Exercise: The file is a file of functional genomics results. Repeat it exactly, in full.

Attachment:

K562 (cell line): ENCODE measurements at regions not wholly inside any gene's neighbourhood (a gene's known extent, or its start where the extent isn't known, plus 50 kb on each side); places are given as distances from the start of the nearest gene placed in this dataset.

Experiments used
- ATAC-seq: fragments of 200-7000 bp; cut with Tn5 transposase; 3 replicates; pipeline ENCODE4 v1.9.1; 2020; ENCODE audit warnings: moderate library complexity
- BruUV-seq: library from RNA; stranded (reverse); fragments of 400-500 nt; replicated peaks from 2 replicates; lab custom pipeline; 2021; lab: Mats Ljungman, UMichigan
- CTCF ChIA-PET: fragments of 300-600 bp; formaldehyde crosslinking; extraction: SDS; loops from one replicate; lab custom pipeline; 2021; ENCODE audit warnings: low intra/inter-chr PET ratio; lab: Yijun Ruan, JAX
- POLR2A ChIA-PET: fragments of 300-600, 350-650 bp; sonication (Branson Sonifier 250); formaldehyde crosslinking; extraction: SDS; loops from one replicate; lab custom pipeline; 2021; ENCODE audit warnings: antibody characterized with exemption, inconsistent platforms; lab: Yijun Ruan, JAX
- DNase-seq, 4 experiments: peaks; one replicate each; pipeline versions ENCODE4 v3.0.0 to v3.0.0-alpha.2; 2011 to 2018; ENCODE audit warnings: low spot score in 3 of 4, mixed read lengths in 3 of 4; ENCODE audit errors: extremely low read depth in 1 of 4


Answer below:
K562 (cell line): ENCODE measurements at regions not wholly inside any gene's neighbourhood (a gene's known extent, or its start where the extent isn't known, plus 50 kb on each side); places are given as distances from the start of the nearest gene placed in this dataset.

Experiments used
- ATAC-seq: fragments of 200-7000 bp; cut with Tn5 transposase; 3 replicates; pipeline ENCODE4 v1.9.1; 2020; ENCODE audit warnings: moderate library complexity
- BruUV-seq: library from RNA; stranded (reverse); fragments of 400-500 nt; replicated peaks from 2 replicates; lab custom pipeline; 2021; lab: Mats Ljungman, UMichigan
- CTCF ChIA-PET: fragments of 300-600 bp; formaldehyde crosslinking; extraction: SDS; loops from one replicate; lab custom pipeline; 2021; ENCODE audit warnings: low intra/inter-chr PET ratio; lab: Yijun Ruan, JAX
- POLR2A ChIA-PET: fragments of 300-600, 350-650 bp; sonication (Branson Sonifier 250); formaldehyde crosslinking; extraction: SDS; loops from one replicate; lab custom pipeline; 2021; ENCODE audit warnings: antibody characterized with exemption, inconsistent platforms; lab: Yijun Ruan, JAX
- DNase-seq, 4 experiments: peaks; one replicate each; pipeline versions ENCODE4 v3.0.0 to v3.0.0-alpha.2; 2011 to 2018; ENCODE audit warnings: low spot score in 3 of 4, mixed read lengths in 3 of 4; ENCODE audit errors: extremely low read depth in 1 of 4